I stared at the pregnancy test a little harder. There was definitely a second very faint line appearing. This took me by surprise. I read the box again. And there it was in black and white – even the faintest second line means you are pregnant. And so began nine months of joy – and worry.
I didn't expect to worry so much throughout pregnancy but I found myself worrying about everything. I worried about the lady near me on the train who wouldn't stop coughing. I worried about my unborn baby and hoped it would make it into this world healthy. I worried about using hot water bottles or having the water too hot in the shower. But more than anything I worried about the food I was putting into my mouth.
I knew there were certain foods I had to avoid while this little baby grew inside me, but I also knew there were certain foods that could help my unborn baby develop well
Natasha Murray, accredited practising dietitian and spokesperson for the Dietitians Association of Australia, explains that it's important to think about what you're eating while pregnant. "A lot of people think you are eating for two when you're pregnant," says Natasha. "You don't have to eat the total amount for two, but you do need to make sure you are getting enough good quality nutrients because [your unborn] baby will take nutrients from mum – sometimes at the expense of mum."
Natasha gives the example of calcium: your unborn baby will need calcium from you to help with bone and teeth development. But if you don't eat enough calcium, it may come from your bones and teeth instead, leading to problems with your bone and dental health.
Other key nutrients to eat throughout pregnancy, according to Natasha, are folate, iron and iodine.
"Folate is a very important vitamin during pregnancy as it is used to develop your baby's spinal cord, and research shows that making sure pregnant mothers have enough folate reduces the risk of neural tube defects like spina bifida," she says. "Good food sources of folate include green vegetables, fruit, legumes and breakfast cereals that have had folate added."
It's also important for pregnant women to eat more iron during pregnancy. Not only is iron needed to make extra red blood cells for you and your unborn baby, but a baby's iron stores needs to last them the first five to six months of life.
"Lean red meat is the best source of iron, and chicken and fish are also good - the iron in these foods is easily used by the body," says Natasha.
"Grains, legumes, nuts and vegetables also contain iron, but it is harder for the body to use. Vitamin C helps the body use this type of iron, so include foods like tomatoes and capsicum with meals, or have fruit like oranges, kiwi fruit and strawberries for dessert."
Lastly, Natasha explains how iodine is used by the thyroid to make hormones that are vital for the normal development of the brain and nervous system. This happens both before birth and in baby's early years, making it important that pregnant and breastfeeding mothers get enough iodine.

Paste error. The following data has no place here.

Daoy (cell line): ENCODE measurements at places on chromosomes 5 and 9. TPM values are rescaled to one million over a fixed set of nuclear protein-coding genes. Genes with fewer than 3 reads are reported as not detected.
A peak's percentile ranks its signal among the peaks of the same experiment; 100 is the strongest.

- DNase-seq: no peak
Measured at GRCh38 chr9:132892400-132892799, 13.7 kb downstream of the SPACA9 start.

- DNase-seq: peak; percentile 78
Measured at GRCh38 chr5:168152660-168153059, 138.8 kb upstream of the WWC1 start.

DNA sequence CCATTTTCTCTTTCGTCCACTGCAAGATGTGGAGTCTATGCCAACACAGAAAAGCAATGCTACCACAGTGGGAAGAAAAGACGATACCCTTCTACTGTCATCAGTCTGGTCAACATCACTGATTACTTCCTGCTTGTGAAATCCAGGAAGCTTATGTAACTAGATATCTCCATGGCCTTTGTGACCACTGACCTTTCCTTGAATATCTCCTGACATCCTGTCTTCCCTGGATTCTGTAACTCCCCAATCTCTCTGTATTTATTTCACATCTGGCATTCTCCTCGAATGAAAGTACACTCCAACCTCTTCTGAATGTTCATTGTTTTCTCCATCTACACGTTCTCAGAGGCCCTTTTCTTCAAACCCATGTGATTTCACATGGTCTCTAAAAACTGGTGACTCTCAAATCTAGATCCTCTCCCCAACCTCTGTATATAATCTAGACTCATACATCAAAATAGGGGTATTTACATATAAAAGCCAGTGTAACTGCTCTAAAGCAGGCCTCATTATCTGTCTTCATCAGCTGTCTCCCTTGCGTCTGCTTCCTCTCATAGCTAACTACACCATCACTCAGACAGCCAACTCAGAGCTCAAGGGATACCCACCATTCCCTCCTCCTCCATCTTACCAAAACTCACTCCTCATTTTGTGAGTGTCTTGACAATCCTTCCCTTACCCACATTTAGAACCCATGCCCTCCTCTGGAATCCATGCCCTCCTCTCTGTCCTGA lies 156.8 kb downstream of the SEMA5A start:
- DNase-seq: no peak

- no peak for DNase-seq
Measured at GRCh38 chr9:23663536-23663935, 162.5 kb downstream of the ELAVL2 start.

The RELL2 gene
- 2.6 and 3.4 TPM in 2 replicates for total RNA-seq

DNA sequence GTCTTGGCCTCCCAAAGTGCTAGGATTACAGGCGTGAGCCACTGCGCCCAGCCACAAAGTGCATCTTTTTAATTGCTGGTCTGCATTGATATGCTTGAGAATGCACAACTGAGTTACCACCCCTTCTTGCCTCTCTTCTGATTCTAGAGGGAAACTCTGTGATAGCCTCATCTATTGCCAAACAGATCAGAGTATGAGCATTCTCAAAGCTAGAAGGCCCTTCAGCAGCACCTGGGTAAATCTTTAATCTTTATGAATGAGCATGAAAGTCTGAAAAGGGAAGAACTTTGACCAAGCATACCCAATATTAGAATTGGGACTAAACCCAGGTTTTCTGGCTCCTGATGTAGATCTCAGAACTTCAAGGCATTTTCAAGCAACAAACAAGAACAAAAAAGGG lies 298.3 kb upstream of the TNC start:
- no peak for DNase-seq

To help meet the extra nutrition requirements throughout pregnancy, Natasha says it is important for pregnant and breastfeeding women to eat a variety of foods from all five food groups every day as part of a healthy, balanced diet.
According to the National Health and Medical Research Council, pregnant women are advised to aim for eight to nine serves of breads, cereals, rice, pasta and noodles; at least five serves of vegetables and legumes; two serves of fruit; two to three serves of low-fat dairy such as milk, yoghurt and cheese; and two-and-a-half to three-and-a half serves of meat and meat alternatives.
This is why snacking can become important throughout pregnancy as you'll likely find it easier to spread out the extra energy you need throughout the day. But rather than reaching for high sugar, high salt or high fat snacks, it is important to go for healthy snacks full of the nutrients you need, like fruit smoothies, vegetable sticks, yoghurt and wholemeal crackers.
For a little help in choosing what snacks you could switch to, check out Bupa and The George Institute's app called FoodSwitch, which helps you to find out how much salt, sugar and saturated fat is in the food you are eating and suggests simple, healthier alternatives.
Jenelle Croatto, accredited practising dietitian at FEEDinc, also offers some great alternatives to those high-energy snacks that are full of kilojoules. Try swapping potato crisps for air-popped corn (resist the urge to douse it in butter and salt!), or switching from hot chocolate preparations from the supermarket for hot cocoa with low fat milk or water.
And if you are like me – someone who worries too much throughout pregnancy – here is a list of 10 foods, according to Jenelle, that pregnant women should consider putting on their shopping list:
- Lean meats
- Wholegrain, low GI (slow energy release) breads and cereals
- Low fat dairy foods (or dairy alternatives) – milk, yoghurt and cheese
- A range of colourful fruit and vegetables
- Sweet potato
- Leafy greens
- Legumes (like lentils, chickpeas, edamame, and kidney beans)
And as both Natasha and Jenelle point out, alcohol is one thing to absolutely avoid throughout pregnancy.
Download the free FoodSwitch app to learn more about healthy eating decisions in pregnancy and beyond.